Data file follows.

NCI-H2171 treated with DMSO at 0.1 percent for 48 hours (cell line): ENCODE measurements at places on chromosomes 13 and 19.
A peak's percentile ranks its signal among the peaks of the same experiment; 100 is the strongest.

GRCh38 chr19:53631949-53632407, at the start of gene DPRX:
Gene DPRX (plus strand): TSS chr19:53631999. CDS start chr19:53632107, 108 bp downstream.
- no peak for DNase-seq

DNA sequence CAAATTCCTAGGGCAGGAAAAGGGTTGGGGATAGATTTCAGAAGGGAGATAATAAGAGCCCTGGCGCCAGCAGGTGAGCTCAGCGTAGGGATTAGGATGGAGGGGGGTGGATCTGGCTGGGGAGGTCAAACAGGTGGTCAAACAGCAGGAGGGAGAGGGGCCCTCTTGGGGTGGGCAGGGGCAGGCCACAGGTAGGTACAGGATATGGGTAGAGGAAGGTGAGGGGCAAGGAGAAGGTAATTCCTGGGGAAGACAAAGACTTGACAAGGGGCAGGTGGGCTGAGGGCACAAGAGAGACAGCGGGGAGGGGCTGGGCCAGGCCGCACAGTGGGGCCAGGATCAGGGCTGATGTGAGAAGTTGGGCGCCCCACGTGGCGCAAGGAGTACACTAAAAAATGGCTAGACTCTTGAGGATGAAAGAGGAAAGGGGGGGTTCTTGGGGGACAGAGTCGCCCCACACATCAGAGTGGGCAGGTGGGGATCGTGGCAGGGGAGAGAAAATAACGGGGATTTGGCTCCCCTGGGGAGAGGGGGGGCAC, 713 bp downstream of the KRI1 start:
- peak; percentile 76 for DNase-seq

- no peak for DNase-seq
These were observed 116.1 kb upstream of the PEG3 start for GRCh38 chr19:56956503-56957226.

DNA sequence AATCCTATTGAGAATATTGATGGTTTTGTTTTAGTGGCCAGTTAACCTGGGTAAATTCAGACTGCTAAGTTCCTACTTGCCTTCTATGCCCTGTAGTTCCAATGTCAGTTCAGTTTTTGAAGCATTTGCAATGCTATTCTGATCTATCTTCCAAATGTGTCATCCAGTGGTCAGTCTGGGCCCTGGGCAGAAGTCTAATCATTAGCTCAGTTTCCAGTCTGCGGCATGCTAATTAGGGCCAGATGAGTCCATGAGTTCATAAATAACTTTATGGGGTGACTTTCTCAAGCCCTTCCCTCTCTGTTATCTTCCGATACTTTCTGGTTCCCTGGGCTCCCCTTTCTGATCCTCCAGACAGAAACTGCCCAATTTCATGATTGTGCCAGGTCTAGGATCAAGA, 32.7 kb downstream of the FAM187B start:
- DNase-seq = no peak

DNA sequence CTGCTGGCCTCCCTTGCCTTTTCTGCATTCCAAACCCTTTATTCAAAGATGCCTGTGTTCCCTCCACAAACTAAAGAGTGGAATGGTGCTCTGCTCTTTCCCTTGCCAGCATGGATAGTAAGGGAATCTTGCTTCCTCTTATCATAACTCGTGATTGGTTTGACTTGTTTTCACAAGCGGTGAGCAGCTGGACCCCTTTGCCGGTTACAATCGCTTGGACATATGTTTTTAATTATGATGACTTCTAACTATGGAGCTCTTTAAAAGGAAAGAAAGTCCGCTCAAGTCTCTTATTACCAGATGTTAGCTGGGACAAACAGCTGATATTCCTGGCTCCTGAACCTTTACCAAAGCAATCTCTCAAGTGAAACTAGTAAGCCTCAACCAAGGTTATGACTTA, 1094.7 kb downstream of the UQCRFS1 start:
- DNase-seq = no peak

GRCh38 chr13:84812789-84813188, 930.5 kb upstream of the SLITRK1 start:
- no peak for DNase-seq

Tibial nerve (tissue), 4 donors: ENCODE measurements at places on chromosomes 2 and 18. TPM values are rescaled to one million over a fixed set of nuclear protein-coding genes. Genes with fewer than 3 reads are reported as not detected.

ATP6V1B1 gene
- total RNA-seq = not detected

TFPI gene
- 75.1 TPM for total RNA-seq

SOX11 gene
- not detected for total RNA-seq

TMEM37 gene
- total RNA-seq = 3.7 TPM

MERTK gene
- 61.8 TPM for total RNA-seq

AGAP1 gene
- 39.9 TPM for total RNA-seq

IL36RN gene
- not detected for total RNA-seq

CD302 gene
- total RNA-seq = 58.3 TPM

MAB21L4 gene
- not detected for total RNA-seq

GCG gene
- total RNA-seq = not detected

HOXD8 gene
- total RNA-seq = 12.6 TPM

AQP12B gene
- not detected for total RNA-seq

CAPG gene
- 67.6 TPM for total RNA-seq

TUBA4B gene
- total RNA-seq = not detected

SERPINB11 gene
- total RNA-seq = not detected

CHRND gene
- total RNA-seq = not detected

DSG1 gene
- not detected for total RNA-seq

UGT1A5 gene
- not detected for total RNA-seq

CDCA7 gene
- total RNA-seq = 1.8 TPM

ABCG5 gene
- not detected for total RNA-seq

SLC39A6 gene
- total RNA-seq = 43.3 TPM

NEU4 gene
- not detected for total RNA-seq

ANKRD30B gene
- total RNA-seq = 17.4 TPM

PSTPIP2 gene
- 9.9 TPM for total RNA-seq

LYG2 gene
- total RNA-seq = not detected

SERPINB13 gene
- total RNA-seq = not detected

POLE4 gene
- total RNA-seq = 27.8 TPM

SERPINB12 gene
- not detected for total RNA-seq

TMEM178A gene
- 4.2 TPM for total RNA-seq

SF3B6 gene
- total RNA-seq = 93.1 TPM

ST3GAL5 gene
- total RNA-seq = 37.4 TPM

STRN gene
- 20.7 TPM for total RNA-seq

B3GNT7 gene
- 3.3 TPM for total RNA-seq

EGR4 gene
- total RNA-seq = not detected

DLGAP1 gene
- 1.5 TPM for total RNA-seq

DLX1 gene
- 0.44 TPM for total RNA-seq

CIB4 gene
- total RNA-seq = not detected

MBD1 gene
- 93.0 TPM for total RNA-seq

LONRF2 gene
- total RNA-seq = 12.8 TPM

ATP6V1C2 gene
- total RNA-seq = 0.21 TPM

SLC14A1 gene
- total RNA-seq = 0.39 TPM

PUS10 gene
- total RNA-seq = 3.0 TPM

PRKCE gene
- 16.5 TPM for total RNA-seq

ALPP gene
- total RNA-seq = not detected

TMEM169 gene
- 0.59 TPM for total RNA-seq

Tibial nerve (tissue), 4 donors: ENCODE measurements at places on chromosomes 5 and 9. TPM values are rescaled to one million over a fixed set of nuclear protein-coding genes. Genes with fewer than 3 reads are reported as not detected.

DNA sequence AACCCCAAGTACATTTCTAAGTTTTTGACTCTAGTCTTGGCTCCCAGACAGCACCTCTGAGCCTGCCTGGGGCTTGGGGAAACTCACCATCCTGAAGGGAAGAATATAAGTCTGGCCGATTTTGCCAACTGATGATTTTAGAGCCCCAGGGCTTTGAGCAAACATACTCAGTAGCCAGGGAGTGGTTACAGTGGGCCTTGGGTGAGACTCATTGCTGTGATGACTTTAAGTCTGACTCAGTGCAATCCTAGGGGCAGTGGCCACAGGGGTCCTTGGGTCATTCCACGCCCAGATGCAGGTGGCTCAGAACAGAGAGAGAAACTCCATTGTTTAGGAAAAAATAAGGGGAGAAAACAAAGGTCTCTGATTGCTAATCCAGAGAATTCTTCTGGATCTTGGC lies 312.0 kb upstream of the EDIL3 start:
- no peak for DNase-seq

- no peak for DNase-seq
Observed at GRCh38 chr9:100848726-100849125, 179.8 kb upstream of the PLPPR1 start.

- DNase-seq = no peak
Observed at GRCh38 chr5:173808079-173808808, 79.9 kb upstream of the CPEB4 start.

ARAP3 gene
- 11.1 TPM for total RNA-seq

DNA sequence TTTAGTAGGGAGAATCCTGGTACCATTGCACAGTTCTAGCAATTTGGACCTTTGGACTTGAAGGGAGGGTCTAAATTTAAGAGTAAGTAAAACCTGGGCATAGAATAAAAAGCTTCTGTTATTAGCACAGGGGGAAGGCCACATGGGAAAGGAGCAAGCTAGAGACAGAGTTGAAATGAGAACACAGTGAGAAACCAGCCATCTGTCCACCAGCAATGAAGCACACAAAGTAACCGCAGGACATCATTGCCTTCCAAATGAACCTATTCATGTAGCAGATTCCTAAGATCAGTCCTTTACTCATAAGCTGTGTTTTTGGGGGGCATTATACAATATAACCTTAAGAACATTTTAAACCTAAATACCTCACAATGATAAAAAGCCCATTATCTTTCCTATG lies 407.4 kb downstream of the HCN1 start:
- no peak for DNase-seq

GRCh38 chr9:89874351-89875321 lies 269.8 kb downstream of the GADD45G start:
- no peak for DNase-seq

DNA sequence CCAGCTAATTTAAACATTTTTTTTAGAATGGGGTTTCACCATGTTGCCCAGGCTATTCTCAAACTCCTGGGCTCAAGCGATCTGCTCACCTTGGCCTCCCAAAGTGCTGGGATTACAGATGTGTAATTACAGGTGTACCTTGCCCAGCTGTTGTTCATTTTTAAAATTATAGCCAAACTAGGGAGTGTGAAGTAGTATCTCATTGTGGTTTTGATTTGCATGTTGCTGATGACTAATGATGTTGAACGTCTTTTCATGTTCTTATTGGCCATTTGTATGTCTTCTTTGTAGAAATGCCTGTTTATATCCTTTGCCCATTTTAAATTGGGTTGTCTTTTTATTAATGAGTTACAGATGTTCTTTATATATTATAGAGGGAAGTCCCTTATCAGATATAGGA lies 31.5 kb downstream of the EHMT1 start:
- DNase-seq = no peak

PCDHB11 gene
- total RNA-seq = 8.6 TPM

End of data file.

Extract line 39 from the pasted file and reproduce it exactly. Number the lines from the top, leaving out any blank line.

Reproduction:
AQP12B gene